Security

Should Every Tech Investor Own a Piece of Bitcoin in 2021?


Tech investors don’t typically find themselves dabbling in currency or alternative asset classes, but there’s a lot of buzz building around bitcoin. Some notable investors and tech CEOs are dipping their toes into cryptocurrency. We’re seeing the asset class emerge as a part of the recommended allocation strategy for some institutional investors and investment banks. 

There’s no denying that bitcoin is a hot currency these days. Bitcoin has nearly quadrupled this year, and that was after almost doubling in 2019. The risks are high. We’ve seen rallies fizzle out in scary fashion before. Bitcoin plummeted 74% in 2018 after a couple of monster years. However, like others, I have decided to make bitcoin a small part of my portfolio. And as a tech investor there are ways that you can participate in the crypto revolution without trading in the actual currency.

A hurdler jumping from a 2020 cliff to a 2021 cliff.

Image source: Getty Images.

A bit of bitcoin

Over the past couple of months bitcoin-related investments have grown to account for 2% of my portfolio. It may not seem like a lot, but it’s enough to afford me the potential for strong gains for the digital currency revolution without the threat of busting my portfolio if the bubble pops. 

I currently own three investments marching to the beat of crypto. The first is Grayscale Bitcoin Trust (OTC:GBTC), the first publicly traded security investing solely in bitcoin. There’s a downside to Grayscale Bitcoin Trust — and I’ll get to that shortly — but it’s my largest position. My second largest position is MicroStrategy (NASDAQ:MSTR), a sleepy provider of enterprise analytics with a not-so-sleepy approach to capital allocation. Spoiler alert: MicroStrategy owns a lot of bitcoin. 

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My third and smallest position is bitcoin itself. 

Let’s start with Grayscale Bitcoin Trust. The trust has become a way for investors to buy and sell an investment that rises and falls in step with bitcoin. The problem with the trust is that it trades at a healthy premium to the bitcoin it owns. It ended last week at a 24% premium to the $22 a share it owned in bitcoin. The premium has been much higher in the past given the scarcity of the product, but that gap should narrow as more vehicles hit the market. It also may or may not help that it’s never been easier to buy cryptocurrency than it is right now.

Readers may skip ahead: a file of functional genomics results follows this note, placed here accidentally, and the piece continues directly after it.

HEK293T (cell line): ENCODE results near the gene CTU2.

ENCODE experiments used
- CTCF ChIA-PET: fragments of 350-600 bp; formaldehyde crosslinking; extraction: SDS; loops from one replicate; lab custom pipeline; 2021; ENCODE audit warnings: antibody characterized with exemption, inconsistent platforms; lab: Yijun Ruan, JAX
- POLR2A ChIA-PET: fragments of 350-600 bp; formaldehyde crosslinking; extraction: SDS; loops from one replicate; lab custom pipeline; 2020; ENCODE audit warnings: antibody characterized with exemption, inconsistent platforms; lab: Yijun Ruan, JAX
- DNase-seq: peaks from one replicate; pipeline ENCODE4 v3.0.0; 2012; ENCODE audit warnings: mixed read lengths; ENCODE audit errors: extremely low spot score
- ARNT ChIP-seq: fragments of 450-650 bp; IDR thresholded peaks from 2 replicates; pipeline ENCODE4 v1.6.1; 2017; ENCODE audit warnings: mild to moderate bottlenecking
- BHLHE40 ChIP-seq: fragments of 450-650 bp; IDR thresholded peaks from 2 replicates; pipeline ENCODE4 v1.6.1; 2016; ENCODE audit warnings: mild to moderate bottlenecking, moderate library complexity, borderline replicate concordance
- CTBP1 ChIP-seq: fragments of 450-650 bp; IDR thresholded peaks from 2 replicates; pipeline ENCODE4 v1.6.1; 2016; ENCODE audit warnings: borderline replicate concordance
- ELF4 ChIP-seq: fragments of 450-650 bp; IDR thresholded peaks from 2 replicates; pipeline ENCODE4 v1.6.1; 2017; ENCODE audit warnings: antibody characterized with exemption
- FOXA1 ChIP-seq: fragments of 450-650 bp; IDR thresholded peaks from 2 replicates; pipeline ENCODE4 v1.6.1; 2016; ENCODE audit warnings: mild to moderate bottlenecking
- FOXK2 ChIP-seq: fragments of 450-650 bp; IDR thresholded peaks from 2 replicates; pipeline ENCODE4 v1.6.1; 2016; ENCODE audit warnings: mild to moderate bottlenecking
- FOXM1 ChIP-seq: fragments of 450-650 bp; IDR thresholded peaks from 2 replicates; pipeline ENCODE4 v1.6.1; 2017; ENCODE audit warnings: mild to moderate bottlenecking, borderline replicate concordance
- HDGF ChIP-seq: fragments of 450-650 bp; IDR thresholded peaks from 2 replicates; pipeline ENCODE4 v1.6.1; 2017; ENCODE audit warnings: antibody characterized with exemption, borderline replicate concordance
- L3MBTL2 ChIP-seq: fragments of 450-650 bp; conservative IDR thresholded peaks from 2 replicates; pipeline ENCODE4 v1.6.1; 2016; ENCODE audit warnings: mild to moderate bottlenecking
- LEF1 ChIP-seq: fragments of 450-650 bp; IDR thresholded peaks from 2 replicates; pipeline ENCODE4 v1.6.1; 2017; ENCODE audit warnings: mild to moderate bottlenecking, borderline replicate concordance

Fintech darlings Square (NYSE:SQ) and more recently PayPal (NASDAQ:PYPL) make it seamless to trade as little as $1 in bitcoin. Square’s Cash app and now PayPal have been actively promoting access to the digital currency. Easy access to bitcoin at cost will eat into Grayscale Bitcoin Trust’s heady premium to the currency it owns, but the bullish counter here is that easier access will boost crypto’s exposure, ownership, and ultimately prices. 

MicroStrategy is wrapping up what should be its sixth consecutive year with a single-digit decline in revenue. The interesting wrinkle here is that CEO Michael Saylor has been buying bitcoin with MicroStrategy’s liquidity, and it now owns a lot of crypto. 

We’re talking about $1.125 billion in bitcoin purchases that have appreciated to $1.9 billion in value with the digital currency topping $27,000 on Sunday night. This would be a big position for a tech titan, but in this case it’s a huge deal for a meandering tech company with a market cap of roughly $3 billion. 

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Some tech investors will prefer to own more than just the investments that have become proxies for bitcoin. Square and PayPal offer strong upside as leading payment platforms that just happen to have a bitcoin kicker. There are also pick-and-shovel plays in the form of bitcoin mining companies and blockchain stocks that should thrive if the platform continues to climb as it gains wider acceptance. 

More ways to have some skin in the bitcoin game will come. The market never ignores a booming trend for too long. Corrections will be inevitable, but volatility can also be an ally for risk-tolerant investors. Buckle up, bitcoin investors. It’s a bumpy road ahead in 2021, but investors keep showing up in 2020.





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